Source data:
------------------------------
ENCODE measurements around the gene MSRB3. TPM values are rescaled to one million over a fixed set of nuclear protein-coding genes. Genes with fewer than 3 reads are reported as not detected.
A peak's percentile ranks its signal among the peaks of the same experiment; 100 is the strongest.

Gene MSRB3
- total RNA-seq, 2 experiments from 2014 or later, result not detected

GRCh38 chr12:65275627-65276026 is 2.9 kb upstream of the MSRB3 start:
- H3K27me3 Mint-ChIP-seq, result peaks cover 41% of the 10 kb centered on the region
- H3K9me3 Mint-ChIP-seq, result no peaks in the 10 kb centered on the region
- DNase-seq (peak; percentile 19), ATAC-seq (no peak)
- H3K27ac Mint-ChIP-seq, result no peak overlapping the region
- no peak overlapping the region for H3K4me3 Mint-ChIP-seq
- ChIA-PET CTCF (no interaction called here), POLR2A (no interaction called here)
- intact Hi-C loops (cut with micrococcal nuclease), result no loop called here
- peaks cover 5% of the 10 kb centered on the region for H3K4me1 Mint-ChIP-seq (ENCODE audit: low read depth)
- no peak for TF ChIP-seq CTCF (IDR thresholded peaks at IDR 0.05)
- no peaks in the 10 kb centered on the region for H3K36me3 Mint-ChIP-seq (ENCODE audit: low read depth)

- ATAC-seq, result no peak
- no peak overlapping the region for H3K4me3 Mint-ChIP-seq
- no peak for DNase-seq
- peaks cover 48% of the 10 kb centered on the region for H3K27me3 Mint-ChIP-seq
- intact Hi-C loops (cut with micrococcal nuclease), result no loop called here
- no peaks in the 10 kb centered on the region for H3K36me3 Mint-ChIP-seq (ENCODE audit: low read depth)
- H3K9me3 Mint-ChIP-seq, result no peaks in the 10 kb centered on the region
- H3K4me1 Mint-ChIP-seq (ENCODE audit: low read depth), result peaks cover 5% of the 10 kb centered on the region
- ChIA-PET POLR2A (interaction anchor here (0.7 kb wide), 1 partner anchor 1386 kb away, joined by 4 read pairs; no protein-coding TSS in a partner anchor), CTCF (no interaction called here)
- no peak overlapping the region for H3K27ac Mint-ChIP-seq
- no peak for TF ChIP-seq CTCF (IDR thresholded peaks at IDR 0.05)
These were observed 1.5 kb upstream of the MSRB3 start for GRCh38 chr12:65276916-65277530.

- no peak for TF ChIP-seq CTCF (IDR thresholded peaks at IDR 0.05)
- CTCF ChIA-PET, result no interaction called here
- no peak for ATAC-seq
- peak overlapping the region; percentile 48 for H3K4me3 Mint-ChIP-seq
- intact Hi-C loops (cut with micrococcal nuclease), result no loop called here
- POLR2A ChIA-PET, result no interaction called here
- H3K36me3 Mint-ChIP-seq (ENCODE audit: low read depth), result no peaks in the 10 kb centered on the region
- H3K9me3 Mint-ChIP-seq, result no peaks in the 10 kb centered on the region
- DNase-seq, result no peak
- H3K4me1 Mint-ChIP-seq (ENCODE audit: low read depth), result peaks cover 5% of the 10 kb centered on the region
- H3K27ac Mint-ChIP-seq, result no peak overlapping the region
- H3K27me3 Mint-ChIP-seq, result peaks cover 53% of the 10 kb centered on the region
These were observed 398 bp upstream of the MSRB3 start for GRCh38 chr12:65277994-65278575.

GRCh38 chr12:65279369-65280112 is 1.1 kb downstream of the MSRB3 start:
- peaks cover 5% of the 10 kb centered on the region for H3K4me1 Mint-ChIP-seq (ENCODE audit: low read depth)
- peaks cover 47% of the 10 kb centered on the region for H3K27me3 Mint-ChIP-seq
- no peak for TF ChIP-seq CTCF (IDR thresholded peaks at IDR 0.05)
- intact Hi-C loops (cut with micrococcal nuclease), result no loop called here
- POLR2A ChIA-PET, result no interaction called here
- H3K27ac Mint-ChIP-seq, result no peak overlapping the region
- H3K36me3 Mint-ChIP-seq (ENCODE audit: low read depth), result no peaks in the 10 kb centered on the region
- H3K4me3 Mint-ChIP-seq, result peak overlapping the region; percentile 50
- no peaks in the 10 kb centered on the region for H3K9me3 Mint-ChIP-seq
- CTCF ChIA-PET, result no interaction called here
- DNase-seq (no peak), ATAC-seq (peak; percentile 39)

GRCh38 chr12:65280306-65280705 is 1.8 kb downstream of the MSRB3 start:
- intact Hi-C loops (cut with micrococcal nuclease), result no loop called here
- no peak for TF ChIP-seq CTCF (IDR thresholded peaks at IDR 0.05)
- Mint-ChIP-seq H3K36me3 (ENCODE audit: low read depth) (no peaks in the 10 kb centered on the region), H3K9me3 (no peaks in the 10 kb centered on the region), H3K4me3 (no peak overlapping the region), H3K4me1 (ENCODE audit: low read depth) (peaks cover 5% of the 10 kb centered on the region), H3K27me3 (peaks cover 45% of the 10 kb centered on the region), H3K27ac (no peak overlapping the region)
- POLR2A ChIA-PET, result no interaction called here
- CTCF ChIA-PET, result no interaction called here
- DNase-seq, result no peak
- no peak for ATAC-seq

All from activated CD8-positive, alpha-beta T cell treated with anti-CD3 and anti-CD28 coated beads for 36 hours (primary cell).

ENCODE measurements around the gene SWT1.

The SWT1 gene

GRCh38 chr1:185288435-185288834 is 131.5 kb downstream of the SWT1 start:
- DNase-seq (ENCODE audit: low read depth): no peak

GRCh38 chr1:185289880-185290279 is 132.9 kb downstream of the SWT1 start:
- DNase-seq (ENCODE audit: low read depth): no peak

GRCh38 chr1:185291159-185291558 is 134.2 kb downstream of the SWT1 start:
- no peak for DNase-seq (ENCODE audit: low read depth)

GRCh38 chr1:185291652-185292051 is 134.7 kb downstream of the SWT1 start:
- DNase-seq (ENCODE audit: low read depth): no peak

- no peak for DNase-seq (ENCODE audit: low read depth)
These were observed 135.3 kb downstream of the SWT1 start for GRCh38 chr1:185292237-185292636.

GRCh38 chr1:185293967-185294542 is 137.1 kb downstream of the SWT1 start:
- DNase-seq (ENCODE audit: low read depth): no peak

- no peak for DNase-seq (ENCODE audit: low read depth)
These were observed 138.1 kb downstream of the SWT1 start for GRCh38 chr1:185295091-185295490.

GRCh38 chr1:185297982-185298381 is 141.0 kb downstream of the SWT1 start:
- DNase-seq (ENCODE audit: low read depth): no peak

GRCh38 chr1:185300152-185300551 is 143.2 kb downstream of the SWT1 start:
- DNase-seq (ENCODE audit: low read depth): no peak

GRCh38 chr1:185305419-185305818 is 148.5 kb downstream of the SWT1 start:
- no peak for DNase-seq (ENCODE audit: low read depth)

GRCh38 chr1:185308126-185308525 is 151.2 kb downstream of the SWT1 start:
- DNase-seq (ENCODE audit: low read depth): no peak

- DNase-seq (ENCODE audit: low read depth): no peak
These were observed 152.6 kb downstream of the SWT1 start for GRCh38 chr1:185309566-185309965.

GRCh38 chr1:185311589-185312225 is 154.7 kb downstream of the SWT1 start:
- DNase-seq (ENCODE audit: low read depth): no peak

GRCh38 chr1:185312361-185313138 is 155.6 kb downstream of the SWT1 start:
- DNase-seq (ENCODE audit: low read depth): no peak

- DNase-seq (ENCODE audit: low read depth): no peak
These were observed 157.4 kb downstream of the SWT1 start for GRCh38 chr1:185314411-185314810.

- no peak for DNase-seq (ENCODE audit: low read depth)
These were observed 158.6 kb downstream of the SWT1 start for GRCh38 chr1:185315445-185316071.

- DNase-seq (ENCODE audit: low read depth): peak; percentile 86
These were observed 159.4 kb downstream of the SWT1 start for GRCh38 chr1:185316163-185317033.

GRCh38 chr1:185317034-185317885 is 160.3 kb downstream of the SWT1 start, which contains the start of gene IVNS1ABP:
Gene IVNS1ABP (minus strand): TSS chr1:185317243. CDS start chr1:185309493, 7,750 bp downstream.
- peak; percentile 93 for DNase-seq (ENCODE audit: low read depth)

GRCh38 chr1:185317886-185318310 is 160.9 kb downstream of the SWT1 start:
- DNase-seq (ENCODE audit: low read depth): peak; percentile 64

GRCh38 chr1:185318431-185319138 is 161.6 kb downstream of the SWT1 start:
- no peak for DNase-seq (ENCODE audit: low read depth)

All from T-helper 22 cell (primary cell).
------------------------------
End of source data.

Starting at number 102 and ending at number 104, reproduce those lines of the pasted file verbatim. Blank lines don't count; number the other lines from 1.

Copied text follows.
- DNase-seq (ENCODE audit: low read depth): peak; percentile 64

GRCh38 chr1:185318431-185319138 is 161.6 kb downstream of the SWT1 start:
- no peak for DNase-seq (ENCODE audit: low read depth)